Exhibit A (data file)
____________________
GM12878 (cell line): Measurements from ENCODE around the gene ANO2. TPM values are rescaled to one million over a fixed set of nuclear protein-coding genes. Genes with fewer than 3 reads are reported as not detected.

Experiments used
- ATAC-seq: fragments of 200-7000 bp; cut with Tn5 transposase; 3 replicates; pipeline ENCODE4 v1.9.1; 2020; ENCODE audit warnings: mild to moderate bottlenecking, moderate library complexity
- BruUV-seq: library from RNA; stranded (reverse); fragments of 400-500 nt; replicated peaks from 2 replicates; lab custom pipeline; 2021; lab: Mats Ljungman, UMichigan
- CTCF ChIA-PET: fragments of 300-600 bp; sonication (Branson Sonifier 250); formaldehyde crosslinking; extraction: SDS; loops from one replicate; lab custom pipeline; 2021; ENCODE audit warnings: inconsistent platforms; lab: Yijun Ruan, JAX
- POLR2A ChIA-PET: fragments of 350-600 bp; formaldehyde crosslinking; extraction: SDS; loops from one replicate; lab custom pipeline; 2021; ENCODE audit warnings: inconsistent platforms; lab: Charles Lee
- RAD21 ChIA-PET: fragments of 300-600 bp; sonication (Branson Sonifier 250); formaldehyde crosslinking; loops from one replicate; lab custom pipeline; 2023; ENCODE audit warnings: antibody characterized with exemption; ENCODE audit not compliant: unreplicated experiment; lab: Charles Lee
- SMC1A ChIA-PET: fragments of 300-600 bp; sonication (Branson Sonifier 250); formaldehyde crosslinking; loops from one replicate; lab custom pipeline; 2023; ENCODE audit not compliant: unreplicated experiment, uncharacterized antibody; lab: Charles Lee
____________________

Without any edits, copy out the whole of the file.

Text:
GM12878 (cell line): Measurements from ENCODE around the gene ANO2. TPM values are rescaled to one million over a fixed set of nuclear protein-coding genes. Genes with fewer than 3 reads are reported as not detected.

Experiments used
- ATAC-seq: fragments of 200-7000 bp; cut with Tn5 transposase; 3 replicates; pipeline ENCODE4 v1.9.1; 2020; ENCODE audit warnings: mild to moderate bottlenecking, moderate library complexity
- BruUV-seq: library from RNA; stranded (reverse); fragments of 400-500 nt; replicated peaks from 2 replicates; lab custom pipeline; 2021; lab: Mats Ljungman, UMichigan
- CTCF ChIA-PET: fragments of 300-600 bp; sonication (Branson Sonifier 250); formaldehyde crosslinking; extraction: SDS; loops from one replicate; lab custom pipeline; 2021; ENCODE audit warnings: inconsistent platforms; lab: Yijun Ruan, JAX
- POLR2A ChIA-PET: fragments of 350-600 bp; formaldehyde crosslinking; extraction: SDS; loops from one replicate; lab custom pipeline; 2021; ENCODE audit warnings: inconsistent platforms; lab: Charles Lee
- RAD21 ChIA-PET: fragments of 300-600 bp; sonication (Branson Sonifier 250); formaldehyde crosslinking; loops from one replicate; lab custom pipeline; 2023; ENCODE audit warnings: antibody characterized with exemption; ENCODE audit not compliant: unreplicated experiment; lab: Charles Lee
- SMC1A ChIA-PET: fragments of 300-600 bp; sonication (Branson Sonifier 250); formaldehyde crosslinking; loops from one replicate; lab custom pipeline; 2023; ENCODE audit not compliant: unreplicated experiment, uncharacterized antibody; lab: Charles Lee